[DrSano] I have read several summary reports of Huperzine-A, which may act via a similar mechanisms as Aricept. Unfortunately, rigorous studies have not been done to demonstrate its effectiveness. Also the safety of this drug in patients with Alzheimer's Disease has not been demonstrated. It certainly is a hopeful agent, like so many other things. I do hope that the studies get done.

[AgelessD] What are your thoughts on plaques & tangles - cause or effect?

[DrSano] This is a good question. Plaques and tangles are the hallmark of the disease. We do not know if making them disappear would make the disease go away, but it is a reasonable approach for scientists to take.

[s] What causes them?

[DrSano] I do not know about caloric intake, but I recommend she discuss it with her doctor.

RichMODERATOR> A related question from offline: Can Alzheimer’s be prevented with a good diet, and good food, and can you recommend any foods to have, and any foods to avoid?

RichMODERATOR> TIP to avoid being booted: Every 3 minutes or so, just type ". . ." and Enter

[DrSano] I am often asked about diet. The truth is no study has demonstrated a beneficial effect on cognition from any specific diet or nutritional element.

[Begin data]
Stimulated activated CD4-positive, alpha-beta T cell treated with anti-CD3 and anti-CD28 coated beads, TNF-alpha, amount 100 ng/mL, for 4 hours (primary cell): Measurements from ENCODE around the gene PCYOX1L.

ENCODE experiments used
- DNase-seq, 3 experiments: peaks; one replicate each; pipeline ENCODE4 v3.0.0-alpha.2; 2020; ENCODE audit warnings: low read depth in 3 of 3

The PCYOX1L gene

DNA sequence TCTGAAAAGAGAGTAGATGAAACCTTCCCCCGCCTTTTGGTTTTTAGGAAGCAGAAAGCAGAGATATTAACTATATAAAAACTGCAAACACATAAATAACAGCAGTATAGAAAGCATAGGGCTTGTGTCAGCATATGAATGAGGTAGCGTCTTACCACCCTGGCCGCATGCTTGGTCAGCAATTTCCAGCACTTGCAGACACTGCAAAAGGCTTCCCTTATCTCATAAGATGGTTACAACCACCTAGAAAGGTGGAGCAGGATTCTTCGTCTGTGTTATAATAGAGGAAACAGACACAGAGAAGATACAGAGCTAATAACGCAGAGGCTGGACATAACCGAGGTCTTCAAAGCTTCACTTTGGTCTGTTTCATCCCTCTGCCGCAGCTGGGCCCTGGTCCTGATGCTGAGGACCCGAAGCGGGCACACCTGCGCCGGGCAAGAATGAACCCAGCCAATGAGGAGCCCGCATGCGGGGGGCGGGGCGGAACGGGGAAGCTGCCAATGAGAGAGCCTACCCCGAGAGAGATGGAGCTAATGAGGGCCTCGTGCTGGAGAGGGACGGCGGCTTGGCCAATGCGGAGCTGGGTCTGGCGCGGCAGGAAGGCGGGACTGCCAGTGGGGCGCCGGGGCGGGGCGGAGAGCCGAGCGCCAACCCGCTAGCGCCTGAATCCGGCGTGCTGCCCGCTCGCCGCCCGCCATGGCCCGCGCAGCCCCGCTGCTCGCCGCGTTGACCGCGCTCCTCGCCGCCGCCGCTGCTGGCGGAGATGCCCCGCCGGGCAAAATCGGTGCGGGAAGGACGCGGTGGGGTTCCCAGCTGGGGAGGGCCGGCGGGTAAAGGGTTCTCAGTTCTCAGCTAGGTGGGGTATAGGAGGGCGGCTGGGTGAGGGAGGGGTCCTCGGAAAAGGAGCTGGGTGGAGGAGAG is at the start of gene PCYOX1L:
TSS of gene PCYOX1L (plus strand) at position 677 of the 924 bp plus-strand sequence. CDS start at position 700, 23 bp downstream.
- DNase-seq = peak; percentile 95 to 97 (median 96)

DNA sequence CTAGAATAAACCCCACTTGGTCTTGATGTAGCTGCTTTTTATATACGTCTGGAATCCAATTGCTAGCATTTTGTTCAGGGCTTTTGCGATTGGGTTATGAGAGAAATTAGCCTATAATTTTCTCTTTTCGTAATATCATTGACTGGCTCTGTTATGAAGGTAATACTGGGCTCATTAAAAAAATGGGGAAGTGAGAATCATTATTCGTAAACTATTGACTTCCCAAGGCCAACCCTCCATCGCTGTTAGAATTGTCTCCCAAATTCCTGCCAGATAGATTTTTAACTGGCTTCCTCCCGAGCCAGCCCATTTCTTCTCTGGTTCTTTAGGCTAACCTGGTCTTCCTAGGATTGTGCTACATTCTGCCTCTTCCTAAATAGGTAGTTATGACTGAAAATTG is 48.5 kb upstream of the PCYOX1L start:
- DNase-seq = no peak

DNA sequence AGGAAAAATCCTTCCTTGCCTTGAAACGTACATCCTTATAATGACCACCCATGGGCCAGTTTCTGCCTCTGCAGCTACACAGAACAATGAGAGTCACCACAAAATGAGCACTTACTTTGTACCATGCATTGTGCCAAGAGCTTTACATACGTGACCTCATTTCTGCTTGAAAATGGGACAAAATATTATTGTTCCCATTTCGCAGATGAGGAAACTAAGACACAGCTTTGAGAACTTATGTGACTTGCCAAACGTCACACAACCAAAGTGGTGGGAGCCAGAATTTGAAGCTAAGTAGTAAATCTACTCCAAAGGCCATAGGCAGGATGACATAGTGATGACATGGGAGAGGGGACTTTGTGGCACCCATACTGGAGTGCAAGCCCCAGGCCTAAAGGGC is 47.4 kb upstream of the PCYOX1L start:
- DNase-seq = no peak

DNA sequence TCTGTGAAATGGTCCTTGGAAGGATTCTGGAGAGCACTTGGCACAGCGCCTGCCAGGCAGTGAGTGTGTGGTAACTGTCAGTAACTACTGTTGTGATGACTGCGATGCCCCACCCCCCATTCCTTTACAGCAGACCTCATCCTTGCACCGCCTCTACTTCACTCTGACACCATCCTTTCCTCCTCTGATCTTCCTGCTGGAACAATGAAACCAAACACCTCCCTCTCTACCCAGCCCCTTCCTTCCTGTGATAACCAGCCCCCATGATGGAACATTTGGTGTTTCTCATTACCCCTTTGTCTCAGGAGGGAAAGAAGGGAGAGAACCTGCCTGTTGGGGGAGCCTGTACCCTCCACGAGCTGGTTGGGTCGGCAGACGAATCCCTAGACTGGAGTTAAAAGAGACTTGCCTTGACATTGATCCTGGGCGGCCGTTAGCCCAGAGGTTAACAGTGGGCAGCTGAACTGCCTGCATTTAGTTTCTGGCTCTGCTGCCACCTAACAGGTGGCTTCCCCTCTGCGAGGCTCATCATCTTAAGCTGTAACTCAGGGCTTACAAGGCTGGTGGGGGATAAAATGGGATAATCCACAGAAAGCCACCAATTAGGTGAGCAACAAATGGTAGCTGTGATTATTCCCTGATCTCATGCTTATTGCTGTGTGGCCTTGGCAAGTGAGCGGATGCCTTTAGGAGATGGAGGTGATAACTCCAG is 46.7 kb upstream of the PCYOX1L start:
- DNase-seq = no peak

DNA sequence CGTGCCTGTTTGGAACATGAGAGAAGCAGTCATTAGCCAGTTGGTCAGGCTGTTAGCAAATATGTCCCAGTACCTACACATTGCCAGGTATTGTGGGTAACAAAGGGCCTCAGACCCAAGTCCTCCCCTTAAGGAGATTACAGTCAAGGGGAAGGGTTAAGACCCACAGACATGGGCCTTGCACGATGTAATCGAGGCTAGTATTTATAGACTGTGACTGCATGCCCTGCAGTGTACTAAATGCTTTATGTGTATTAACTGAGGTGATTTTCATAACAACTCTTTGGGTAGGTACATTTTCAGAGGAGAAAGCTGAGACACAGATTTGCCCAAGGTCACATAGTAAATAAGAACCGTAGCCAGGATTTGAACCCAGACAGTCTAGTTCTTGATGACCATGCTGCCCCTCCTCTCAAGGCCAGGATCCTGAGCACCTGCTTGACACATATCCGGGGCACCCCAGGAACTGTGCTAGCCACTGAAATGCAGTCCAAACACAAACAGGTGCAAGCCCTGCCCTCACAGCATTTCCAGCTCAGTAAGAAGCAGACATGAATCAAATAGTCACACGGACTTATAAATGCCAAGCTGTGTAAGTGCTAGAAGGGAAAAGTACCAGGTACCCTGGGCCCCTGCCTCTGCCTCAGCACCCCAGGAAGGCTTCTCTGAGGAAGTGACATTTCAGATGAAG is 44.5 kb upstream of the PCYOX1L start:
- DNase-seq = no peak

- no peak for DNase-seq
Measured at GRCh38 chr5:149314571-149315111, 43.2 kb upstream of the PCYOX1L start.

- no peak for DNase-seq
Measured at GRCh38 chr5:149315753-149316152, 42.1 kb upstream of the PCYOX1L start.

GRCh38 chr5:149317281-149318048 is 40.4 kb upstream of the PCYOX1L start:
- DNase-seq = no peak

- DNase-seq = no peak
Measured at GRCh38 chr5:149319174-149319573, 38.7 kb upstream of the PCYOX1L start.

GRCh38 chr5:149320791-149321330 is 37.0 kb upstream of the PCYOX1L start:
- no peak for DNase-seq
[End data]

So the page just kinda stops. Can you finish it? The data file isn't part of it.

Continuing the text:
[s] What about vitamin E and gingko, etc.?

RichMODERATOR> How about diet and alcohol consumption -- is there a link between alcohol consumption and AD or other dementias?

[DrSano] I should add that no diet has been found to be particularly detrimental to cognition. However a healthy diet is always a good idea

[pbgma] What about heredity if both parents have AD?

[DrSano] Dietary vitamin E has not demonstrated any protective effect.

[DrSano] Several studies have demonstrated a protective effect of moderate amounts of alcohol

RichMODERATOR> And "popular" dietary supplements such as ginkgo? Are there any studies underway with them?

[dale174] The New York Times has an article on forgetfulness, and refers to it all as AD, is this fair when people are suffering from a whole range of dementias? (You will need a free password to access the article)

[DrSano] One study demonstrated a benefit in delaying the clinical progression of AD with vitamin E. We cannot assume this is also a protective and will prevent AD, but this question is under study

[dale174] Seems as if we have turned senility into AD.

RichMODERATOR> Any advice or suggestions on how much Vitamin E a LO should be taking?

[DrSano] Ginkgo has been shown to have a small benefit on some measures in AD. There is also a large study underway to determine if it can prevent AD and this is sponsored by the National Institute of Health.